Achieving Mastery in Trading Options through Longevity
Longevity is all about developing patience and staying power and showing up to work every day. In order to do that, you have to stay on top of your game and develop a consistent routine that allows for the inevitable changes in volatility and market trends. Bull markets can run for years, and volatility conditions can remain stable, but things can change in a hurry.
To prevent burnout and heartburn, expect to incur additional losses when markets transition or when implementing a new strategy. Managing risk by using limited-loss, unlimited-gain strategies whenever possible sets a foundation for longevity.
Paper trading provides a technique to minimize learning curve losses. A second method is through proper position sizing. By starting out with smaller initial positions, potential losses are manageable. Adding rules that include profit-taking is the icing on the cake.
Successful trading does not happen overnight. Be prepared to spend time making low-cost mistakes, observing different market conditions, experiencing varying levels of emotion, and developing your trading skills.
Determining appropriate trade sizes
There are different techniques available to identify proper trade sizes. Many are beyond the scope of this book simply due to space constraints. Two easily incorporated ones include the following:
Identifying a maximum dollar amount allocated per trade
Identifying a maximum percentage amount allocated per trade
The latter may make sense because it automatically changes as your account size changes. On the other hand, there are some markets that may be best traded using the former approach. It’s always a good idea to keep your options open, especially if you’re having a difficult spell when your strategies are not working as well as they have in the past.
Because options represent a leveraged position, you don’t need to allocate the same amount of money to option positions as you do for stocks. In fact, it’s probably not a good idea to do that at all. Using your stock allocation plan as a base, you can estimate an initial allocation amount by identifying an option position that controls the same amount of stock. This serves as a starting point that should be tested and reviewed.
Establish trade allocation amounts prior to analyzing a specific trade. You need to know in advance the maximum amount available for an individual trade so that you minimize your account risk.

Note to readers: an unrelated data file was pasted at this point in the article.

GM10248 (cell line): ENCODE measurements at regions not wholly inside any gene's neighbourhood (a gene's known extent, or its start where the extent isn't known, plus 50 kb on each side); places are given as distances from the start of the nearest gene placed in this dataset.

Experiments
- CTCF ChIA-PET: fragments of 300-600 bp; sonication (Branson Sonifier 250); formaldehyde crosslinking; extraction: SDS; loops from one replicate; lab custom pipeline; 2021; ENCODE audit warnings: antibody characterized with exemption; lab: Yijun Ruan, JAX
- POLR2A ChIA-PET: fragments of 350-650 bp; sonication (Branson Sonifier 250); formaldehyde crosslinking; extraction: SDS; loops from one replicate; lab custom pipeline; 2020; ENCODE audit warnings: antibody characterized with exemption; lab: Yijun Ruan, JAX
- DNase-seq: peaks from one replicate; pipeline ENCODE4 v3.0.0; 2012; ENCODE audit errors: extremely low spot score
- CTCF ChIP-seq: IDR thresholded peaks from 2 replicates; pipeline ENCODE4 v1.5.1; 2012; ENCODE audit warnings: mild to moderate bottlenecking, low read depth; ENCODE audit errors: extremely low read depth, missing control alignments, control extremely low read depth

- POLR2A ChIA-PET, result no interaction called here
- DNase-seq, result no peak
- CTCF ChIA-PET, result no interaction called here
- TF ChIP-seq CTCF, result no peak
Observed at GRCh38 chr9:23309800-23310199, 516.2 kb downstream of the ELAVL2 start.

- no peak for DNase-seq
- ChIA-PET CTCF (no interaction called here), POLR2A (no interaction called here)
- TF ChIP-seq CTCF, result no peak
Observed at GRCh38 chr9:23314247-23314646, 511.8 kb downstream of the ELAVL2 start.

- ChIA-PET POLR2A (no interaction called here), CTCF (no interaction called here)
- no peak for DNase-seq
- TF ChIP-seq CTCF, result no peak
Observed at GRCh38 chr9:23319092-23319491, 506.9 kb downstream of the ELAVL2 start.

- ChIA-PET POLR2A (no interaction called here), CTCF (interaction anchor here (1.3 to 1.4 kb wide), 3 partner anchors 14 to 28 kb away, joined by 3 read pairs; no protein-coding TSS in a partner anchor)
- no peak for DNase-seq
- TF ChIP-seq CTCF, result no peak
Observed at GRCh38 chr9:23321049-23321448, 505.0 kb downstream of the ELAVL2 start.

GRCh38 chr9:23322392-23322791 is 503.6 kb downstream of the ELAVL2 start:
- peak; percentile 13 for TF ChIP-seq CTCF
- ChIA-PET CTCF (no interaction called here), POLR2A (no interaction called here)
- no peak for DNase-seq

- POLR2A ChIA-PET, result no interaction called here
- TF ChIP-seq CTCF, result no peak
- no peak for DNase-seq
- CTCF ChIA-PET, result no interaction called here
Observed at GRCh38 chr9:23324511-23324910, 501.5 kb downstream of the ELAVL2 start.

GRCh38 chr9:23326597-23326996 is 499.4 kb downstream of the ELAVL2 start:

When trying a new strategy (after paper trading), further reduce trade sizes so mistakes are more forgiving. If that means trading in one-option contract sizes, so be it. Remember, you’re not out there to impress Wall Street with your trade sizes — you’re out there to make money in the markets.
As your skills develop, increase position sizes to those tested allocations. This will improve profits because option trading costs are often higher than stock trading costs from a percentage standpoint. If you’ve properly prepared and continue to manage your risk, increasing position sizes shouldn’t be a problem. In fact, it should improve results because you’ll realize economies of scale with trading costs.
Throughout this book there’s an emphasis on managing risk. In this chapter, though, there’s an additional emphasis: profit-taking. It’s not enough to simply have a high number of profitable trades. Your profits must:
Exceed trading costs.
Exceed conservative investment approaches.
Exceed your losses.
This doesn’t just happen out of the blue. You have to have a plan that includes reviewing strategy and trade results to put the best profit-taking rules in place. Such rules should minimize the number of profitable trades that turn into losses and allow profits to run. Developing these skills means you’re evolving as a trader.
There are a lot of different price points that can invoke an emotional response while in a trade. Be sure to identify exit points for a loss as well as exit points for profits.